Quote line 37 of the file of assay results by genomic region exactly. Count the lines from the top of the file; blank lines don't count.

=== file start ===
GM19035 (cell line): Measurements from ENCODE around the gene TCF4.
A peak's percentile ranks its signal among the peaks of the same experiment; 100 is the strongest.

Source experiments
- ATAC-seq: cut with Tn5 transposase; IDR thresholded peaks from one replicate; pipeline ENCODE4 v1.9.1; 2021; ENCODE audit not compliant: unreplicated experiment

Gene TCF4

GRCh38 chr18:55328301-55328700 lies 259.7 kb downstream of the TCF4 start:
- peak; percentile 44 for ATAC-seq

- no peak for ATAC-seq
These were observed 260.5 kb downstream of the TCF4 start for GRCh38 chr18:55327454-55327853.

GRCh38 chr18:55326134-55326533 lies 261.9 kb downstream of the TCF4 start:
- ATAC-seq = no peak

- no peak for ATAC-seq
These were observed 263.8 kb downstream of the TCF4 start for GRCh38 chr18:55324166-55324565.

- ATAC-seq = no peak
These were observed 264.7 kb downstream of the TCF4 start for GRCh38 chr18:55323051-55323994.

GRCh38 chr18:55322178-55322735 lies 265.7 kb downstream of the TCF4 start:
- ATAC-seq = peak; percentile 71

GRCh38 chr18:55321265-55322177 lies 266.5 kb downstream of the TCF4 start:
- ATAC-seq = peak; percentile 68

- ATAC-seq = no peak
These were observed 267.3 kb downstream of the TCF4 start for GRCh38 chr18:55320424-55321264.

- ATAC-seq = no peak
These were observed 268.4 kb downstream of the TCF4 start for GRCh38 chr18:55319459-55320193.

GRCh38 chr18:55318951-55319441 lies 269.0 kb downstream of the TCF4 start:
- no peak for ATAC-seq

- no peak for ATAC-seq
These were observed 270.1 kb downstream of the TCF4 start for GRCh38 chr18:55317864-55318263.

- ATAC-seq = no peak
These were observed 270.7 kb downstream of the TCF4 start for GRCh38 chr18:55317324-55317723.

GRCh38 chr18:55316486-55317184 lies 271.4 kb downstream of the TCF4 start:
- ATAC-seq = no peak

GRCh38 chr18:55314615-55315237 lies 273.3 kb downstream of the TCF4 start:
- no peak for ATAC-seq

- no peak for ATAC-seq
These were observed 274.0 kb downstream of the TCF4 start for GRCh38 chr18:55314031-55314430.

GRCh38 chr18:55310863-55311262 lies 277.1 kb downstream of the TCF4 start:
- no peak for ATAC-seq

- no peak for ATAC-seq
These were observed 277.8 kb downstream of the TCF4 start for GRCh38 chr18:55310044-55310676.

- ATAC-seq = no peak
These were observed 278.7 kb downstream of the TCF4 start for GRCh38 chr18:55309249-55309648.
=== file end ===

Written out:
- no peak for ATAC-seq